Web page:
Monday, May 16, 2022

Bad news breweries: Some craft beverage releases sidelined by government shutdown

Earth Fare will sell a variety of beers, include local ales from brewers such as the Virginia Beer Co. (WYDaily/Bryan DeVasher)
Earth Fare sells a variety of beers, include local ales from brewers such as the Virginia Beer Co. (WYDaily/Bryan DeVasher)

From fermentation, to tap, to table, many adult Americans enjoy a fresh beer, wine, mead or other malt beverage from time to time.

With craft beverages becoming ever more popular — and more frequently seen in stores — many brewing operations are releasing new drinks on a weekly or monthly basis.

But because of the partial government shutdown, some of those new brews are getting sidelined.

The U.S. Department of the Treasury Alcohol and Tobacco Tax and Trade Bureau is shut down, meaning the process for approving alcohol can and bottle labels and formulas has stalled. Beers, wines, liquors and other alcoholic beverages need to get their labels federally approved if they are going to be sold across state lines.

Those approvals require certain formatting for the health warning, a general description of the alcohol inside, and more.

Many Greater Williamsburg breweries dodged a bullet — they either received label approval before the shutdown or don’t have any new products coming out — but one business, the Silver Hand Meadery on Monticello Avenue in Williamsburg, said the release of two meads has been delayed because of the shutdown.

“So we’ve got a couple new ones we’re working on, but we can’t do anything with them,” Silver Hand Meadery owner Glenn Lavender said Monday.

In addition to its label, the TTB also needs to approve Silver Hand’s formulas. The TTB requires recipes to be submitted for approval if they contain unique ingredients. Because Silver Hand Meadery is licensed as a winery, and it uses more than just grapes to create its product, a majority of the formulas need to be approved.

Lavender said the formulas would likely be under review at this point if the government had not been shut down.

On Tuesday, the federal government partial shutdown entered it 25th day. It stems from President Donald Trump’s demand for Congress to include a Mexico border wall in a border security budget.

Lavender said many formulas require a “back and forth” between the meadery and TTB before they receive final approval.

Lavender added that the shutdown has another potential impact: Federal workers are not receiving paychecks, and therefore not coming into the meadery for tastings.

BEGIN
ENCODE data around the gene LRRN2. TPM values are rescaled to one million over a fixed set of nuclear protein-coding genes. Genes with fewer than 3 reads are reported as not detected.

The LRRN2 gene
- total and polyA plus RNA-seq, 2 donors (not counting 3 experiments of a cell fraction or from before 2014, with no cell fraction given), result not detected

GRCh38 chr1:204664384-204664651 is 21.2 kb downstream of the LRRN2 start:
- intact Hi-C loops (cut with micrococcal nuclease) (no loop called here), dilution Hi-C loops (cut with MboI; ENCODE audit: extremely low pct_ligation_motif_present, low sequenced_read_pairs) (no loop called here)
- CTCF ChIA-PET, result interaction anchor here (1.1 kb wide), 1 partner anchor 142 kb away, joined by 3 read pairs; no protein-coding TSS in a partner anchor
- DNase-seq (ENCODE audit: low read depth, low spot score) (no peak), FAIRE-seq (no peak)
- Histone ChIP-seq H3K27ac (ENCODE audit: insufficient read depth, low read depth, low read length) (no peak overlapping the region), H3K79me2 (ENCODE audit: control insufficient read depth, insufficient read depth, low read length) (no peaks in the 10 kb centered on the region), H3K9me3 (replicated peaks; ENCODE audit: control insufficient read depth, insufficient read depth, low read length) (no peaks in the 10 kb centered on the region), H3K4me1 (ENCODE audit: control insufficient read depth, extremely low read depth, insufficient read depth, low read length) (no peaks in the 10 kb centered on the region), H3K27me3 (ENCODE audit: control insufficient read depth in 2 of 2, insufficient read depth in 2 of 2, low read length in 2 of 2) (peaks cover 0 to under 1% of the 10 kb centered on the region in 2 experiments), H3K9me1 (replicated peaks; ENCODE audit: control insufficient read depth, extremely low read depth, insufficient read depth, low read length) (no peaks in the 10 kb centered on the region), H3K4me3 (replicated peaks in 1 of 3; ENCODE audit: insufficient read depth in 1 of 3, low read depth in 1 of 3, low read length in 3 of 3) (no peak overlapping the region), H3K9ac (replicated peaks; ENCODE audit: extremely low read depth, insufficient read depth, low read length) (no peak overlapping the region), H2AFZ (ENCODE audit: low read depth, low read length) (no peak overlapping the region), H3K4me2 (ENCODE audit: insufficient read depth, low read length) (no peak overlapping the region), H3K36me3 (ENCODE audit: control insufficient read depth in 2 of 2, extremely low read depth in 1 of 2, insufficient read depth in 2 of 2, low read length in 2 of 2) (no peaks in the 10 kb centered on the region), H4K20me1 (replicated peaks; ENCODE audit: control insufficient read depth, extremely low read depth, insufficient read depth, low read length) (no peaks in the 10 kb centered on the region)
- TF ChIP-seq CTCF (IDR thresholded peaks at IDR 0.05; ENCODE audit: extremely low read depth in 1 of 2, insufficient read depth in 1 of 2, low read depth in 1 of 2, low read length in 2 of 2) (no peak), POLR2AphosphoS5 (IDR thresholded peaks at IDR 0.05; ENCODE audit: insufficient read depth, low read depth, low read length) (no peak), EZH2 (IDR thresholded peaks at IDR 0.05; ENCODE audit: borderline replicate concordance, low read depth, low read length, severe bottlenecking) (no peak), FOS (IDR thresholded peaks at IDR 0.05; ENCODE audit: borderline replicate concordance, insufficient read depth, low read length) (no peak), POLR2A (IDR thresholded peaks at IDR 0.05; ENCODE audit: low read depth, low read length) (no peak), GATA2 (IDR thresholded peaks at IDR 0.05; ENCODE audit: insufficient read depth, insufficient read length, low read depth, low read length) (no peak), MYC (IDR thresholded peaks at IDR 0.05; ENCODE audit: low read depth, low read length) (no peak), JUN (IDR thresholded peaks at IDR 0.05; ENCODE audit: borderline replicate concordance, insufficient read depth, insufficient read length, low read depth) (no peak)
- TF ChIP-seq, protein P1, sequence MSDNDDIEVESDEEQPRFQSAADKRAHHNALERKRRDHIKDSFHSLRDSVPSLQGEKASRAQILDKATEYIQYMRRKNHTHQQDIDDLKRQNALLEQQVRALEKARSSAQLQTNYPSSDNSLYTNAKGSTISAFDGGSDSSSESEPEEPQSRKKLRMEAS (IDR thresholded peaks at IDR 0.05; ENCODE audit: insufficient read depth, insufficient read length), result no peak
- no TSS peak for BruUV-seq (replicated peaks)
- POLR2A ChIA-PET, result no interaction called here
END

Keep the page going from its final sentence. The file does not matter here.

“If it’s impacting us, that would probably be more painful than label approvals,” Lavender said.

Other area breweries and distilleries got lucky with their formulas and label approvals.

Virginia Beer Co., Alewerks Brewing Co., and Copper Fox Distillery all submitted their labels and received approval before the shutdown.

Virginia Beer Co. has a new beer, Night Shades triple black IPA, set for release Jan. 19. That label has already been approved.

Alewerks has two releases planned for February, Bitter Valentine double IPA and Bitterest Valentine double IPA. Those will both be sold in 16-ounce cans and four-packs.

“Fortunately, we’d planned pretty far ahead, so we don’t expect it to impact us yet,” said Michael Claar, Alewerks operations director.

Alewerks still has some backup plans, such as an alternate release schedule, just in case, Claar said.

Precarious Brewing Project, Billsburg Brewery and Brass Cannon Brewing don’t sell their products out of state, and have not needed to get federal label approval for any recent products, brewery managers and owners said.

Sarah Fearing
Sarah Fearing is the Assistant Editor at WYDaily. Sarah was born in the state of Maine, grew up along the coast, and attended college at the University of Maine at Orono. Sarah left Maine in October 2015 when she was offered a job at a newspaper in West Point, Va. Courts, crime, public safety and civil rights are among Sarah’s favorite topics to cover. She currently covers those topics in Williamsburg, James City County and York County. Sarah has been recognized by other news organizations, state agencies and civic groups for her coverage of a failing fire-rescue system, an aging agriculture industry and lack of oversight in horse rescue groups. In her free time, Sarah enjoys lazing around with her two cats, Salazar and Ruth, drinking copious amounts of coffee and driving places in her white truck.

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